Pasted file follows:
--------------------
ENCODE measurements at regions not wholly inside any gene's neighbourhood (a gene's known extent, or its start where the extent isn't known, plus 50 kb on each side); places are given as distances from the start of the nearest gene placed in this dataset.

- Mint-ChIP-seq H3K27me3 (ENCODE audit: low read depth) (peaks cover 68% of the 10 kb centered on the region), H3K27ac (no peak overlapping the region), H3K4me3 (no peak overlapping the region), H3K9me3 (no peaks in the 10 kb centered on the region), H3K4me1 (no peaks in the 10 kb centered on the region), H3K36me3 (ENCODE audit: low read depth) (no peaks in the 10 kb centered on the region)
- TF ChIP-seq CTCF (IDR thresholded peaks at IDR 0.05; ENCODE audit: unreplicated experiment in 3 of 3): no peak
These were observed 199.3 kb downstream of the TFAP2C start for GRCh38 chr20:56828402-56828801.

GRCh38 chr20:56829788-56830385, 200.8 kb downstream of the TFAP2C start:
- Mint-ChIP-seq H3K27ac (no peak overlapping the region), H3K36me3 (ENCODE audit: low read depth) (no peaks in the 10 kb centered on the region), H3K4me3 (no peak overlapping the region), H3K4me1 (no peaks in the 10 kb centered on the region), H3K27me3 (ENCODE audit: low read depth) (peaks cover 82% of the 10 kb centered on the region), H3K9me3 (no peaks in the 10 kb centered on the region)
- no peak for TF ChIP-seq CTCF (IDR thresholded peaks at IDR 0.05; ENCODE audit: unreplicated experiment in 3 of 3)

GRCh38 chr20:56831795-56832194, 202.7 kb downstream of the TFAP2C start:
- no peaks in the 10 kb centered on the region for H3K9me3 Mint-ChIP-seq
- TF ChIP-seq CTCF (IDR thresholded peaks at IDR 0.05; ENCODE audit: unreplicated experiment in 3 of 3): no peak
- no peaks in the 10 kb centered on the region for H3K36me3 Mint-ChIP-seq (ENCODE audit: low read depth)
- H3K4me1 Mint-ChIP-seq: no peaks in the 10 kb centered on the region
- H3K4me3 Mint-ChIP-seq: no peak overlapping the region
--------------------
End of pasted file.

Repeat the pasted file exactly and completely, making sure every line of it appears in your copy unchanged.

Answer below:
ENCODE measurements at regions not wholly inside any gene's neighbourhood (a gene's known extent, or its start where the extent isn't known, plus 50 kb on each side); places are given as distances from the start of the nearest gene placed in this dataset.

- Mint-ChIP-seq H3K27me3 (ENCODE audit: low read depth) (peaks cover 68% of the 10 kb centered on the region), H3K27ac (no peak overlapping the region), H3K4me3 (no peak overlapping the region), H3K9me3 (no peaks in the 10 kb centered on the region), H3K4me1 (no peaks in the 10 kb centered on the region), H3K36me3 (ENCODE audit: low read depth) (no peaks in the 10 kb centered on the region)
- TF ChIP-seq CTCF (IDR thresholded peaks at IDR 0.05; ENCODE audit: unreplicated experiment in 3 of 3): no peak
These were observed 199.3 kb downstream of the TFAP2C start for GRCh38 chr20:56828402-56828801.

GRCh38 chr20:56829788-56830385, 200.8 kb downstream of the TFAP2C start:
- Mint-ChIP-seq H3K27ac (no peak overlapping the region), H3K36me3 (ENCODE audit: low read depth) (no peaks in the 10 kb centered on the region), H3K4me3 (no peak overlapping the region), H3K4me1 (no peaks in the 10 kb centered on the region), H3K27me3 (ENCODE audit: low read depth) (peaks cover 82% of the 10 kb centered on the region), H3K9me3 (no peaks in the 10 kb centered on the region)
- no peak for TF ChIP-seq CTCF (IDR thresholded peaks at IDR 0.05; ENCODE audit: unreplicated experiment in 3 of 3)

GRCh38 chr20:56831795-56832194, 202.7 kb downstream of the TFAP2C start:
- no peaks in the 10 kb centered on the region for H3K9me3 Mint-ChIP-seq
- TF ChIP-seq CTCF (IDR thresholded peaks at IDR 0.05; ENCODE audit: unreplicated experiment in 3 of 3): no peak
- no peaks in the 10 kb centered on the region for H3K36me3 Mint-ChIP-seq (ENCODE audit: low read depth)
- H3K4me1 Mint-ChIP-seq: no peaks in the 10 kb centered on the region
- H3K4me3 Mint-ChIP-seq: no peak overlapping the region